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  7. B10Dave

    B10Dave Long timer

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    Really like that thinking. Will be looking for more stills from the video footage. That water crossing pic is excellent.
    #27
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  8. GAS GUY

    GAS GUY MILE EATER

    Joined:
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    Mexican Painters

    Passed through Mexican Town (Southwest Detroit) and found a few vivid murals. Spotted a sharp one that wasn't accessible due to people and cars lingering in front of the art while they waited to enter a busy restaurant. Will have to return for it another day.
    Frida Kahlo caught my eye in this mural. She was evocative and intriguing. She is a painter that always grabs my attention; not necessarily her brush work, but her poetic abilities. While I love paintings, the poetic side of art moves me more ... when someone writes from their heart and doesn't hold back; that takes immense courage. But I like it straight forward and authentic ... I've no time for riddles. Frida doesn't mince words.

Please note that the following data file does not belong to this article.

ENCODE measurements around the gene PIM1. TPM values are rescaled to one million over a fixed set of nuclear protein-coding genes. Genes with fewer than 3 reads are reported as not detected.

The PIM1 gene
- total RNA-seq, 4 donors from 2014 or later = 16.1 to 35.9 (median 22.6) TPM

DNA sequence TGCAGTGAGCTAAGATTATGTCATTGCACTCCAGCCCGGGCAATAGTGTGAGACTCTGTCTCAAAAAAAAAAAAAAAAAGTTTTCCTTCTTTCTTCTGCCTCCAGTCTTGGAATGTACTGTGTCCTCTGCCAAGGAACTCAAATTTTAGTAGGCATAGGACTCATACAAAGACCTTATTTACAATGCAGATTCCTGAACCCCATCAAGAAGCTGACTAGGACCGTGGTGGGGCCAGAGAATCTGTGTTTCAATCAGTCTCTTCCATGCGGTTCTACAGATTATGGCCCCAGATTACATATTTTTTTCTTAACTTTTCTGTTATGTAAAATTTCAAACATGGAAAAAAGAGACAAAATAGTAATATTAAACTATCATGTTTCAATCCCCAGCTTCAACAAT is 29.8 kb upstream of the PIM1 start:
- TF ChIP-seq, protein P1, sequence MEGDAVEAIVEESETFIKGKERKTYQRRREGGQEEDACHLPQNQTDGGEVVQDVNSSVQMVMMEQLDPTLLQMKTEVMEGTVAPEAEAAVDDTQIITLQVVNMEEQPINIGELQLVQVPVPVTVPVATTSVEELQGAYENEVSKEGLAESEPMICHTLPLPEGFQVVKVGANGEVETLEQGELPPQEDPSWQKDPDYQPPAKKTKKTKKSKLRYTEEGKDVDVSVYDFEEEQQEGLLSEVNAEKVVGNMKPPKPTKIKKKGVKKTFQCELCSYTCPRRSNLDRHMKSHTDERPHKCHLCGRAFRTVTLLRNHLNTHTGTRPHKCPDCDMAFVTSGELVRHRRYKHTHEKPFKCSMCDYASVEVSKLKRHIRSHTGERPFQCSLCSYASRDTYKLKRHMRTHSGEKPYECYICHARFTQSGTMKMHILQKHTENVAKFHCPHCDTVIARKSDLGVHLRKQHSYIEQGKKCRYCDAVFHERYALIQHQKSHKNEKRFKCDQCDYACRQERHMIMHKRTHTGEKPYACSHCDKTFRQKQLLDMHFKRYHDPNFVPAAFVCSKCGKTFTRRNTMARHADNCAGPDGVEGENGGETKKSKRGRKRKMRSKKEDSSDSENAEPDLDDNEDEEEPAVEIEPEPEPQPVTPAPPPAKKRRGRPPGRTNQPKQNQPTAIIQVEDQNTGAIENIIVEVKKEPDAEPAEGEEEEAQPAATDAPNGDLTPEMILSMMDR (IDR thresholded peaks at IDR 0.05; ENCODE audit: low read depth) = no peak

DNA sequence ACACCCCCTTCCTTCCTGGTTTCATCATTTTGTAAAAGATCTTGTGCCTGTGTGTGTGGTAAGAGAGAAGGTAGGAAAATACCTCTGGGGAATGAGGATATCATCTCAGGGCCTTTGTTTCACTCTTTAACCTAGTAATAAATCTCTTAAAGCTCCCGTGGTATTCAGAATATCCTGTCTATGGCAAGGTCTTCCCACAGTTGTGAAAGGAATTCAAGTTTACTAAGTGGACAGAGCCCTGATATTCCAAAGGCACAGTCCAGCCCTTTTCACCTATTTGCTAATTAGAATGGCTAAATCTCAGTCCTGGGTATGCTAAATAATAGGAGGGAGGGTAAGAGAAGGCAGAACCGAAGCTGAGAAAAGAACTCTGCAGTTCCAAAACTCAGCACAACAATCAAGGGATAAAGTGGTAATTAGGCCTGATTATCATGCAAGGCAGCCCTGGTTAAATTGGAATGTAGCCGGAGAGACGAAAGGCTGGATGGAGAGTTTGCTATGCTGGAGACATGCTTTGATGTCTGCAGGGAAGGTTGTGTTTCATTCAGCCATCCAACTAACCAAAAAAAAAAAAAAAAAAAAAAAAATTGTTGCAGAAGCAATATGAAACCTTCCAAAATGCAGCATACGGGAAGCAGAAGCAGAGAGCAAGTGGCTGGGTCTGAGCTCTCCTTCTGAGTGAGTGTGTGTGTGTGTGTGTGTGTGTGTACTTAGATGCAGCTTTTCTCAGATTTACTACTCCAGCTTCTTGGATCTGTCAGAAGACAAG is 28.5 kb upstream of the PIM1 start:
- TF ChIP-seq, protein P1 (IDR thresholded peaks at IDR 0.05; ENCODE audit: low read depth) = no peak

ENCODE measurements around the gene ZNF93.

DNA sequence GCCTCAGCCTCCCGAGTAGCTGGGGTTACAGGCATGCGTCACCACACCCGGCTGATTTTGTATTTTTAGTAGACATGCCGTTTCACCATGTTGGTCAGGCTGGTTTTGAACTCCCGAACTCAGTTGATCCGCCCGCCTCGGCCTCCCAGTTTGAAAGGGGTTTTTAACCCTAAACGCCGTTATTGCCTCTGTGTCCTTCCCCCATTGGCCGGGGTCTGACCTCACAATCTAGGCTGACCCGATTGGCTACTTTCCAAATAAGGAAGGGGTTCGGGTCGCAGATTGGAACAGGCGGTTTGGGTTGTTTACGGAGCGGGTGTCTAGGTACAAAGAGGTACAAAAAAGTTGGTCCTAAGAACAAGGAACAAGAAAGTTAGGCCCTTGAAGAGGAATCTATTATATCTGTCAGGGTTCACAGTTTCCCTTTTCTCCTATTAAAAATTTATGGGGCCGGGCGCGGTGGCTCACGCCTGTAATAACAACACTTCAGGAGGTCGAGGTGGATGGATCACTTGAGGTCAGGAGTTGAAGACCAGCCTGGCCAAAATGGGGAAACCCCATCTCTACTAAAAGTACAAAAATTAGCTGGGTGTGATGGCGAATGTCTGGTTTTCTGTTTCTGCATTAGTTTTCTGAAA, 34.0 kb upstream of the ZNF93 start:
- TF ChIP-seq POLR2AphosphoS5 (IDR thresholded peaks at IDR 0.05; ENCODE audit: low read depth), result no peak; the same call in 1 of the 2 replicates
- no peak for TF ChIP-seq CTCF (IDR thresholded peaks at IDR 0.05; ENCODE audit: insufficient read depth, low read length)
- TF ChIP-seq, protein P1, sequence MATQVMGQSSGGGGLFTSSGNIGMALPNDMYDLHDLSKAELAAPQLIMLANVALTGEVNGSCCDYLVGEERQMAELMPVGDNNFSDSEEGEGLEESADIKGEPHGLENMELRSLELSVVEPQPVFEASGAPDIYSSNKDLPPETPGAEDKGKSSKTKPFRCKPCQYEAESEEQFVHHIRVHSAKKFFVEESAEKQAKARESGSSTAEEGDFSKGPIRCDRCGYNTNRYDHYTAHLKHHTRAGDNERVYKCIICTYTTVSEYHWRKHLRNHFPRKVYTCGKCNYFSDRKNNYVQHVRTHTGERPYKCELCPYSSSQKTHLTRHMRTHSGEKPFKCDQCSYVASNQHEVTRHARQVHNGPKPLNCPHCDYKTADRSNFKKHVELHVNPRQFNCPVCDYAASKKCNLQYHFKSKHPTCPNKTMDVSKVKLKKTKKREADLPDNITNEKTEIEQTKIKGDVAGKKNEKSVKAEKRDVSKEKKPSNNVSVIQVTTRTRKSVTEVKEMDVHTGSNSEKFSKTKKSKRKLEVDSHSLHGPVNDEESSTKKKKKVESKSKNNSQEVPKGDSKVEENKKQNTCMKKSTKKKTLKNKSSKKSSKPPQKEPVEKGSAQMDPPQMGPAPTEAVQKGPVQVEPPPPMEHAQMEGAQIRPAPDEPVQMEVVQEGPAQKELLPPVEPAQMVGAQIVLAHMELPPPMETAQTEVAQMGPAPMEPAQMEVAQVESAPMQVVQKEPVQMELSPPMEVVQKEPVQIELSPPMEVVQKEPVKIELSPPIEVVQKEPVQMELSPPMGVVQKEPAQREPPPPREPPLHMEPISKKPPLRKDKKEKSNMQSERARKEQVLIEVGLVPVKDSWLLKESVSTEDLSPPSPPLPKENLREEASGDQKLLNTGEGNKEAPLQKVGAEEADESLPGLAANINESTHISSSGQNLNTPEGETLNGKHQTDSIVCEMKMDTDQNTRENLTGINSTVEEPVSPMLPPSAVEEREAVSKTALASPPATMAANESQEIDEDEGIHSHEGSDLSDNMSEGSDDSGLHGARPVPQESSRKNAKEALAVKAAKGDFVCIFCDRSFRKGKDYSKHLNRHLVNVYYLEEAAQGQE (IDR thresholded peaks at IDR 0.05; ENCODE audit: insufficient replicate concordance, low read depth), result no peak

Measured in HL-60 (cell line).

Her husband, Diego Rivera, is the centerpiece of this mural. He was also a luminary painter and muralist. Especially famous for his Detroit Industry Murals which depict labor activities at the Ford Motor Company and River Rouge plants; those murals reside in the Detroit Institute of Arts.

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    #28
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  9. GAS GUY

    GAS GUY MILE EATER

    Joined:
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    7,455
    Location:
    Garden City, Michigan
    Detroit
    Spring 2021

    Fisher Body Plant 21

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    Max's Jewelry Store on Chene Street